• Pfizer and Moderna are not live vaccines. They contain a non-replicating viral vector which cannot spread to other cells. Pfizer and Moderna are the preferred vaccine for people under 60 years of age and are the preferred option for people with a history of clotting disorders. 
  • AstraZeneca is associated with a rare condition called thrombosis with thrombocytopenia syndrome (TTS). There is no evidence that a diagnosis of lymphoma is associated with increased risk of TTS. 

COVID-19 vaccination is strongly encouraged for people who are immunocompromised, however for some patients the optimal timing of vaccination requires special consideration. Consultation with your treating specialist may be required. 

The current approved vaccination schedule for lymphoma/ CLL patients is a primary course of 3 doses of vaccine plus a booster dose, 4 months after the third dose. 


If you are experiencing symptoms of COVID-19 you must get tested and isolate until your results return. A list of testing centres are readily available through your local government health websites. If you are known to be neutropenic or are having treatment expected to cause neutropenia, and you become unwell or develop fevers >38C for 30min you should follow the usual precautions for febrile neutropenia and present to the emergency department

Each hospital will be following a strict protocol on managing febrile illness during the pandemic. Expect to be swabbed and in isolation until your results return. 


  • DO NOT PRESENT TO THE HOSPITAL IF YOU RETURN A POSITIVE RESULT AND ARE ASYMPTOMATIC. However, if you return a positive COVID-19 swab result, it is important to notify your treating immediately. 

If you are unwell with temperatures >38C for 30min you should follow the usual precautions for febrile neutropenia and present to the emergency department. If you are experiencing shortness of breath or chest pain you should present to the emergency department. 

If you are positive with COVID-19, you may be suitable for COVID-19 monoclonal antibody treaments. In Australia, there are currently two agents approved for use in the immunocompromised population.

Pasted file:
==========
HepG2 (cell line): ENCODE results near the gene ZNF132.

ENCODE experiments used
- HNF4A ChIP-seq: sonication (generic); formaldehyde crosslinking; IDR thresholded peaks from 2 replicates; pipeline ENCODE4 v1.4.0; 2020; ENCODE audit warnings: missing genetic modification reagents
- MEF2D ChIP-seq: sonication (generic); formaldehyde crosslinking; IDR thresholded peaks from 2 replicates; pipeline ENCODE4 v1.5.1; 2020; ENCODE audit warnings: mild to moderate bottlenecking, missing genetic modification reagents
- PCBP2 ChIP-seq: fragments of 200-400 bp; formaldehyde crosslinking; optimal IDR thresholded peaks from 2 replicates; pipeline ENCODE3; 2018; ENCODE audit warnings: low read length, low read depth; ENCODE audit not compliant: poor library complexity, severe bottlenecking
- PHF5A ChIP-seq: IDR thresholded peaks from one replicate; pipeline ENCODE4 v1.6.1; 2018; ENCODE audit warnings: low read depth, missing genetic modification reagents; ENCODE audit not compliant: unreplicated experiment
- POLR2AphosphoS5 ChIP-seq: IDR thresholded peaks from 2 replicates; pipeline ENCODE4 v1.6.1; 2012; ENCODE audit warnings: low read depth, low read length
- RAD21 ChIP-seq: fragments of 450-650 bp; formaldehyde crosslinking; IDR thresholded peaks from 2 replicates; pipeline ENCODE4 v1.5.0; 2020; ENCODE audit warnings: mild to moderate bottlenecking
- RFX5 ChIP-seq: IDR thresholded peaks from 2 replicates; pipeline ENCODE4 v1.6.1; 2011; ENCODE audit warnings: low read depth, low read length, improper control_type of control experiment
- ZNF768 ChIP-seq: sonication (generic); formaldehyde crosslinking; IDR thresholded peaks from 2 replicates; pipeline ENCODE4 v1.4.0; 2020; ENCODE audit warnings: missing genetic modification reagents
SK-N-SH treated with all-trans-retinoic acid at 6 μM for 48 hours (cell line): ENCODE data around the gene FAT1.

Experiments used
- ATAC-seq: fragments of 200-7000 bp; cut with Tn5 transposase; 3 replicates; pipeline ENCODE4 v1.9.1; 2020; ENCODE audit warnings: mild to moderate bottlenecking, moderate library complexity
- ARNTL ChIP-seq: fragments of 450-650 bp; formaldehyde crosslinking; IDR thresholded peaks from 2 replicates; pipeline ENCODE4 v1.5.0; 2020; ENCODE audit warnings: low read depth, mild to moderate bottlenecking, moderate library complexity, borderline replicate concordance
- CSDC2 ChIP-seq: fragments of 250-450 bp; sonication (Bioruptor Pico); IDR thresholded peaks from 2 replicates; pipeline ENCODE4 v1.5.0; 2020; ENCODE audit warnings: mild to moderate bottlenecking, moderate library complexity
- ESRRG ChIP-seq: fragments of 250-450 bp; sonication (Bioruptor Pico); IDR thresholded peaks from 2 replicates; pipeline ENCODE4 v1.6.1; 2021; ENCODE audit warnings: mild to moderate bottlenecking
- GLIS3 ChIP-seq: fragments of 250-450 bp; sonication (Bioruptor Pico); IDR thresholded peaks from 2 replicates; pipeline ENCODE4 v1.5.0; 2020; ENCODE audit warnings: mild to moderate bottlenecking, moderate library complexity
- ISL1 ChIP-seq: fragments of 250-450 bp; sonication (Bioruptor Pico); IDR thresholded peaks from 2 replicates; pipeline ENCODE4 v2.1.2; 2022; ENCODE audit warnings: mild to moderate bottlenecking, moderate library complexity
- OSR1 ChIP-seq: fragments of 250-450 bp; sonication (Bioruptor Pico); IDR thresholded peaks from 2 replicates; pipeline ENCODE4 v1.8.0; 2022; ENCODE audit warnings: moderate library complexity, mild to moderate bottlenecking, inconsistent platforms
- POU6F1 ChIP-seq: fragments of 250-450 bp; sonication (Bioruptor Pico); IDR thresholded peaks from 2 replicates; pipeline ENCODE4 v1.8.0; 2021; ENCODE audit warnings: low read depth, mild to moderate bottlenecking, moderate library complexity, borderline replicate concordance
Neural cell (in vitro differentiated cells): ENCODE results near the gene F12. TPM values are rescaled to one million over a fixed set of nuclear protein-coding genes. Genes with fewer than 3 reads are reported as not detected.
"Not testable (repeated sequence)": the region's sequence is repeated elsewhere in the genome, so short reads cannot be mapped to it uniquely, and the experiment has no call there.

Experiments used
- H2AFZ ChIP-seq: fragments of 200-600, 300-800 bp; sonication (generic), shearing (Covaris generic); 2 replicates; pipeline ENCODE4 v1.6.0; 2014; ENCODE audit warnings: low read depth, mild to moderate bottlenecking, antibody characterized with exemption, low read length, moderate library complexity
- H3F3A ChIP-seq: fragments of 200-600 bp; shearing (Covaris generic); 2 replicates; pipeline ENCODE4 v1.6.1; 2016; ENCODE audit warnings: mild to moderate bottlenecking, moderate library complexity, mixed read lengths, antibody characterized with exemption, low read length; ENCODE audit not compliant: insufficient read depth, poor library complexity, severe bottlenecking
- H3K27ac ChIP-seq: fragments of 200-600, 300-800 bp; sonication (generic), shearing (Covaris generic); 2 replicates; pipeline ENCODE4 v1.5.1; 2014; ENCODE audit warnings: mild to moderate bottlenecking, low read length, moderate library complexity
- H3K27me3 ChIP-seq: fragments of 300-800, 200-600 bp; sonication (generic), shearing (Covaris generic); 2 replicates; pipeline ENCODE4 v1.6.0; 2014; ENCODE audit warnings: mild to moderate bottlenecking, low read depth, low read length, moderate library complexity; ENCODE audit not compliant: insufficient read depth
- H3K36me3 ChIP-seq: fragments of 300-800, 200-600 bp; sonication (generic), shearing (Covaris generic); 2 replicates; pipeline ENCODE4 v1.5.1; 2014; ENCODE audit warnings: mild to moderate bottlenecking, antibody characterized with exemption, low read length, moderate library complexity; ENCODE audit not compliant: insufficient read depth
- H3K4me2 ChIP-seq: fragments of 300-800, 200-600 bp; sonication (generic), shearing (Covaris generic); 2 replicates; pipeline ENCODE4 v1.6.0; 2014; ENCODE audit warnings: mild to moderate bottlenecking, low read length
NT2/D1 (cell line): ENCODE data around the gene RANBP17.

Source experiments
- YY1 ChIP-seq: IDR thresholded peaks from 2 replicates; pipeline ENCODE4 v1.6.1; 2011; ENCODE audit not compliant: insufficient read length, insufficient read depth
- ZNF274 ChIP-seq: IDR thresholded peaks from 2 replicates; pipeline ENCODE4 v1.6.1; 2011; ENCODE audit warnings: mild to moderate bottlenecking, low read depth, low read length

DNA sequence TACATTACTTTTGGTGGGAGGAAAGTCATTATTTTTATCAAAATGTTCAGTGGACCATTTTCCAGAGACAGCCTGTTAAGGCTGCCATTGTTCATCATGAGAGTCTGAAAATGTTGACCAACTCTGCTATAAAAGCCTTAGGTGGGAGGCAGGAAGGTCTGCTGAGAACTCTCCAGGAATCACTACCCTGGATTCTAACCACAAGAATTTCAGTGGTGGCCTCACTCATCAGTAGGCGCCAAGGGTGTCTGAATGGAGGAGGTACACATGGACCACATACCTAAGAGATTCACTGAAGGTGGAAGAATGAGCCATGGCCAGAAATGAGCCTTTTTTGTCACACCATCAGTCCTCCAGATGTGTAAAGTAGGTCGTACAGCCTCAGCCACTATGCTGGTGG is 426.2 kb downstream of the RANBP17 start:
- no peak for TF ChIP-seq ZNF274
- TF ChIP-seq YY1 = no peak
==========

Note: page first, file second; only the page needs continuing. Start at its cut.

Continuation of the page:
• Sotrovimab is approved in patients prior to requiring oxygen and must be administered within 5 days of a positive test.
  • Casirivimab/ Imdevimab Is indicated if you are asymptomatic and within 7 days of testing positive. 


  • Practice good respiratory hygiene by covering your mouth and nose with a flexed elbow or tissue when coughing or sneezing, discarding used tissues immediately into a closed bin. Please note you do not need to wear a face mask if you are healthy. Try and organise alternative care/carers if you are unwell.
  • Cleaning your hands with alcohol-based hand rub or soap and water for 20 seconds.
  • Avoiding close contact with anyone who has cold or flu-like symptoms;
  • If you suspect you may have coronavirus symptoms or may have had close contact with a person who has coronavirus, you should contact the Coronavirus Health information Line. The line operates 24 hours a day, seven days a week (below).


  • You may need to change clinic or treatment appointments at short notice.
  • Clinic appointments may be converted to telephone or telehealth appointments
  • Before your hospital visit consider if you have had contact with persons with or suspected of having COVID-19 AND if you are unwell with respiratory symptoms including cough, fever, shortness of breath – let your cancer centre know


Trisha’s experience

Contracting COVID whilst undergoing treatment (escalated BEACOPP)

Mina’s experience

Contracting COVID 4 months post-treatment (Hodgkin Lymphoma)

Video Library Link

 Relevant Links

Australian Government and COVID-19 vaccines 
National Centre for Immunisation Research and Surveillance
Aus Vax Safety 
HSANZ position statement
Australia and New Zealand Transplant and Cellular Therapies Ltd

Coronavirus Health Information Line on 1800 020 080

Australian Government Health – Coronavirus information

The Government has released important resources around coronavirus specifically – connect with these resources to stay aware of any developments that come to light.

Visit the Department of Health website here

Centers for Disease Control and Prevention (global)

For further questions you can contact the Lymphoma Nurse Support Line T: 1800 953 081 or email: